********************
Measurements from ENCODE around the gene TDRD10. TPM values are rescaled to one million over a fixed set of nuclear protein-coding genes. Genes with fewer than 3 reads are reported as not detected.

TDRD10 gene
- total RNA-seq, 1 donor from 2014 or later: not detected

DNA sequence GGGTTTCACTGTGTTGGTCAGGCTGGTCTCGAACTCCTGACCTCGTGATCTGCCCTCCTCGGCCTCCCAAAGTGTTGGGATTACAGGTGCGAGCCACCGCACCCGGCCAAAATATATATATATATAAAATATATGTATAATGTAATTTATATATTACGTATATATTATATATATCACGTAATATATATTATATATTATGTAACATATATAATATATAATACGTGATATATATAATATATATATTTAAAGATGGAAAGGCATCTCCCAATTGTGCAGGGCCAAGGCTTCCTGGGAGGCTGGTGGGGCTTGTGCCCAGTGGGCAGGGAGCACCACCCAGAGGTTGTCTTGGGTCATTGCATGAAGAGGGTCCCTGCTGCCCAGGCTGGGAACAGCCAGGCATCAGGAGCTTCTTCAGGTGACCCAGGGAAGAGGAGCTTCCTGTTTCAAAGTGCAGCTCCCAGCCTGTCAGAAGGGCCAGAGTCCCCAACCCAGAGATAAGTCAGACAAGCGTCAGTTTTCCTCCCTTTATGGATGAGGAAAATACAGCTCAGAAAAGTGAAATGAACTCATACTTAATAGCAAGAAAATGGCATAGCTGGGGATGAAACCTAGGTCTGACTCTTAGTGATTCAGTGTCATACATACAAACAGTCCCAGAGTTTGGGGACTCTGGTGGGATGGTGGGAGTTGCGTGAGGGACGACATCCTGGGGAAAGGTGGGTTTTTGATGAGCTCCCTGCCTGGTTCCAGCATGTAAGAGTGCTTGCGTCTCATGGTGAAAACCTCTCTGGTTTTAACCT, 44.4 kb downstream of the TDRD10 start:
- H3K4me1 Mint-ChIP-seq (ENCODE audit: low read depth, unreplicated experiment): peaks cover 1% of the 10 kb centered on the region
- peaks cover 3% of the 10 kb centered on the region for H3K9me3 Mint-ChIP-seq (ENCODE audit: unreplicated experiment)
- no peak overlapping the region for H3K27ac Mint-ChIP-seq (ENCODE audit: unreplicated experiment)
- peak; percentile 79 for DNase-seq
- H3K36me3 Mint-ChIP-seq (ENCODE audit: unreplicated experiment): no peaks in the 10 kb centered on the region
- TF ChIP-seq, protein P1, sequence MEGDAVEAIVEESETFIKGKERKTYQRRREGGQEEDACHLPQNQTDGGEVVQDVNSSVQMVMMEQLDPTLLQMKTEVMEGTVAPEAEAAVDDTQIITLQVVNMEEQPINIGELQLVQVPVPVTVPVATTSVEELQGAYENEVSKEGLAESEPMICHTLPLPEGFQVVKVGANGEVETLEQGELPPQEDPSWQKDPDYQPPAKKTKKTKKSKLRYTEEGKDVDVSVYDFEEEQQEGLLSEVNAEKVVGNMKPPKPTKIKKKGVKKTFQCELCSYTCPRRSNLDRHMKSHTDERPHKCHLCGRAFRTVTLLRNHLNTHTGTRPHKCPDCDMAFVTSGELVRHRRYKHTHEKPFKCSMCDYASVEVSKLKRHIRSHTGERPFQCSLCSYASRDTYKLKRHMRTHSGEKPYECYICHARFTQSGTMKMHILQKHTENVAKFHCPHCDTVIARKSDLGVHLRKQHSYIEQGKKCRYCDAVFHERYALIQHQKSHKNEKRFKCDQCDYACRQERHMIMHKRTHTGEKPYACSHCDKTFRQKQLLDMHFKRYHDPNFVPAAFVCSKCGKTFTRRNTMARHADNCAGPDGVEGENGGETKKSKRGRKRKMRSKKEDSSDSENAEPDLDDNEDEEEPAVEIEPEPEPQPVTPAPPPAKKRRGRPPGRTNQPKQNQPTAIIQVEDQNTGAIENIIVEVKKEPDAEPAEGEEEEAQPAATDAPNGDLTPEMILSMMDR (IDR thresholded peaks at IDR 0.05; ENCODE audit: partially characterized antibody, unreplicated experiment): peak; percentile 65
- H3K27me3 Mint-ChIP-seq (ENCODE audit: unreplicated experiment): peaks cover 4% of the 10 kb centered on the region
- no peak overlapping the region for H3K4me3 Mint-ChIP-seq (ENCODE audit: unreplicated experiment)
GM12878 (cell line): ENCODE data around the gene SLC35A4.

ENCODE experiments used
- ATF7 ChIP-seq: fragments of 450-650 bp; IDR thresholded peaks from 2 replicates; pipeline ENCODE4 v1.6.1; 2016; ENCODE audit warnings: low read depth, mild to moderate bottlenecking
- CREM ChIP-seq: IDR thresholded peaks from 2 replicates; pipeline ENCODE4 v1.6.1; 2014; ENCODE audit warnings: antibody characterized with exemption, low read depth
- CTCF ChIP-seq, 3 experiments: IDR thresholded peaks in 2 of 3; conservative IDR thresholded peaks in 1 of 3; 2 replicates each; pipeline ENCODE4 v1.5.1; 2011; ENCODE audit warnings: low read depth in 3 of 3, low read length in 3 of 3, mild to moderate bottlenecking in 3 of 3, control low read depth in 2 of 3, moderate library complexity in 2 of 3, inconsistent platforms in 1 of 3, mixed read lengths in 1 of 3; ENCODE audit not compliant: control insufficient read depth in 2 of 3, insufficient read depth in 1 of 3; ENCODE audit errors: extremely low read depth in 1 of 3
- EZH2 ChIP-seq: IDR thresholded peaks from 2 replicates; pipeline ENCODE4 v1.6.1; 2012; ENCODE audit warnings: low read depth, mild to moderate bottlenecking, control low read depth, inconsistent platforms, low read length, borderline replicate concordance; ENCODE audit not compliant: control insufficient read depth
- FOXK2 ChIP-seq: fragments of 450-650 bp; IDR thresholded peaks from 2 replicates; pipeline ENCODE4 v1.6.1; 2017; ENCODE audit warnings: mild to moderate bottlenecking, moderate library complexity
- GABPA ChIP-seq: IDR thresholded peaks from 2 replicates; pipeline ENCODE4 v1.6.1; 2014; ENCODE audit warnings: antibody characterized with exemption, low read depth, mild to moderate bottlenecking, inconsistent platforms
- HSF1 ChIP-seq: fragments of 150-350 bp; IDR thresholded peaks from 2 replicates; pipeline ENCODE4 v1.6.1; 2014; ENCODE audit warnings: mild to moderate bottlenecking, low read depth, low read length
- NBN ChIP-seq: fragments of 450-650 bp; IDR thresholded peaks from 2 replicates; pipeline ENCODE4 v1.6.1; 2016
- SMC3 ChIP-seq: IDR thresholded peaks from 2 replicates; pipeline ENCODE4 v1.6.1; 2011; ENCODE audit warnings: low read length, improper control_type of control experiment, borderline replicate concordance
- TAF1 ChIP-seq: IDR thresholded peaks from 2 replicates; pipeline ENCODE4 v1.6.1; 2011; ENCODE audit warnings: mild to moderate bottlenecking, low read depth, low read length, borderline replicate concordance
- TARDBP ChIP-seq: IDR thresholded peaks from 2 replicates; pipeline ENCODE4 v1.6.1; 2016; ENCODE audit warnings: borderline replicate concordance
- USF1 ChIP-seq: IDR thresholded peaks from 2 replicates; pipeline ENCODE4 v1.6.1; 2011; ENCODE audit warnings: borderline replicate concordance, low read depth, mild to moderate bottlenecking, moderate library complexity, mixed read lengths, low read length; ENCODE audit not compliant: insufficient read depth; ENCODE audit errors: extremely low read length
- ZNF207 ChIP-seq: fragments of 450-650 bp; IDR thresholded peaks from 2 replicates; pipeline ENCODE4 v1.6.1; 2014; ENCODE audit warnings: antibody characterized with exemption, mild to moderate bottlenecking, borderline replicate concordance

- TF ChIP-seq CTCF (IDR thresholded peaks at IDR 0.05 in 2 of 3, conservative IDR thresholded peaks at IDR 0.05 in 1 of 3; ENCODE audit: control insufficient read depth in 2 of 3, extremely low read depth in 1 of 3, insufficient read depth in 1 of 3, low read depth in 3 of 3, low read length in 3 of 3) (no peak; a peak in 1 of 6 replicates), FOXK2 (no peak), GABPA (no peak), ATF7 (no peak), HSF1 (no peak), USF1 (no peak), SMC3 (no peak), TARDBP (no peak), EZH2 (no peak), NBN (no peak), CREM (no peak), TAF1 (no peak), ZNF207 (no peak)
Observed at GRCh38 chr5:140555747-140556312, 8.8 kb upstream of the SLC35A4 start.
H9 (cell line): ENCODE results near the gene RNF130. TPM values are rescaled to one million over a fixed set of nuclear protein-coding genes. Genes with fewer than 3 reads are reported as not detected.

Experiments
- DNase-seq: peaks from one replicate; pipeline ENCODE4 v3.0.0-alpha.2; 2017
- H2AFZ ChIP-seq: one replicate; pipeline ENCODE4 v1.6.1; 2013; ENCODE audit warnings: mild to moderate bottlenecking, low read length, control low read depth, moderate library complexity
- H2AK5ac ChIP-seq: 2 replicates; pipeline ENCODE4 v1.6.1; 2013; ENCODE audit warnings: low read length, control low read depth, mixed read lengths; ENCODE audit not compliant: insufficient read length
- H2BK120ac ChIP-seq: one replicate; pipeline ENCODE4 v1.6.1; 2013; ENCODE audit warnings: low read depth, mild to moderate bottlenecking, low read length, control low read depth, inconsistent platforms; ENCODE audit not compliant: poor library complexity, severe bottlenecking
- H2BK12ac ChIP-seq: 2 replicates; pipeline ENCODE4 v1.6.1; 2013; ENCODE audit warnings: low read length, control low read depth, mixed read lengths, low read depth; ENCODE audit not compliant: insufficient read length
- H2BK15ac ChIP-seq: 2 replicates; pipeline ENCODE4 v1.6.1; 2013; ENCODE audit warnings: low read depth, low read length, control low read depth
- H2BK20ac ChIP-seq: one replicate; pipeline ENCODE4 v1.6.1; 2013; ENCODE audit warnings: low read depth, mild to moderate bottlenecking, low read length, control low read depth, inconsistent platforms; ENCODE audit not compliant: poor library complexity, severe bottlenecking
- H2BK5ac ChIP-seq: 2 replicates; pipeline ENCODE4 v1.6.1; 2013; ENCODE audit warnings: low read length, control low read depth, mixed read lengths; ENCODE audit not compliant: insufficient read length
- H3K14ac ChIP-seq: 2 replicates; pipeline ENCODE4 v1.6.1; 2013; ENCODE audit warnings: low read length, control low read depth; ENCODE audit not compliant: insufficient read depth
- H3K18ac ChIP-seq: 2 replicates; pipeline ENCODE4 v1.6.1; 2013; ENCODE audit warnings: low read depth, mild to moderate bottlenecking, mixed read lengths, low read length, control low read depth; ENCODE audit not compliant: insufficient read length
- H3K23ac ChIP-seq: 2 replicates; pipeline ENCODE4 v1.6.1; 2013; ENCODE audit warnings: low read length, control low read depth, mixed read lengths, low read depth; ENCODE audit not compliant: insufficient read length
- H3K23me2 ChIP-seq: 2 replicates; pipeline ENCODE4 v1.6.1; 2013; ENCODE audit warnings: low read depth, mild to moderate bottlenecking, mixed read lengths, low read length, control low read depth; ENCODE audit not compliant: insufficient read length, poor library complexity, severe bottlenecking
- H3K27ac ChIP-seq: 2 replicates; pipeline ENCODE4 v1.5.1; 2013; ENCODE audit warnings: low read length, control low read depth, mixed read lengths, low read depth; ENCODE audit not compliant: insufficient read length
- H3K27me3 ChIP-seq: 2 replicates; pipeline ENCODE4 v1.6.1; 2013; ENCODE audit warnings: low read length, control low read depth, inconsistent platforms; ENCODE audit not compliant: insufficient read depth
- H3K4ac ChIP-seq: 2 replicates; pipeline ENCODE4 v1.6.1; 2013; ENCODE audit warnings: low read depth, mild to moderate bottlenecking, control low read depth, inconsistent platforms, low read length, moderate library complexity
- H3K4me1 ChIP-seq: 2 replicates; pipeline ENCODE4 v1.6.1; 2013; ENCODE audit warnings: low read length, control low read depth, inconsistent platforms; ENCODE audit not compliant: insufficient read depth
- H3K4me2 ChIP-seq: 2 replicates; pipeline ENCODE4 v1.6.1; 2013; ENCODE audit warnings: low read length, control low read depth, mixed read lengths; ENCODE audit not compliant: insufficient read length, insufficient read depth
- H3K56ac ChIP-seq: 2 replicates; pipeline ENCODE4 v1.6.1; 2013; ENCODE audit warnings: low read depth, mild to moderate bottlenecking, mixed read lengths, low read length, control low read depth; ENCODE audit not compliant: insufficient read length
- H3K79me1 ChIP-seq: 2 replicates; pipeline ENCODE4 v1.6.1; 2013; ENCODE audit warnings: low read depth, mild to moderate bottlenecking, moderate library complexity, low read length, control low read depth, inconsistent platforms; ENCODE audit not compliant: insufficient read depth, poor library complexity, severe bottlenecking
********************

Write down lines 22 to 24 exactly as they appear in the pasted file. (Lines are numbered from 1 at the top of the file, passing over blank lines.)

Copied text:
- NBN ChIP-seq: fragments of 450-650 bp; IDR thresholded peaks from 2 replicates; pipeline ENCODE4 v1.6.1; 2016
- SMC3 ChIP-seq: IDR thresholded peaks from 2 replicates; pipeline ENCODE4 v1.6.1; 2011; ENCODE audit warnings: low read length, improper control_type of control experiment, borderline replicate concordance
- TAF1 ChIP-seq: IDR thresholded peaks from 2 replicates; pipeline ENCODE4 v1.6.1; 2011; ENCODE audit warnings: mild to moderate bottlenecking, low read depth, low read length, borderline replicate concordance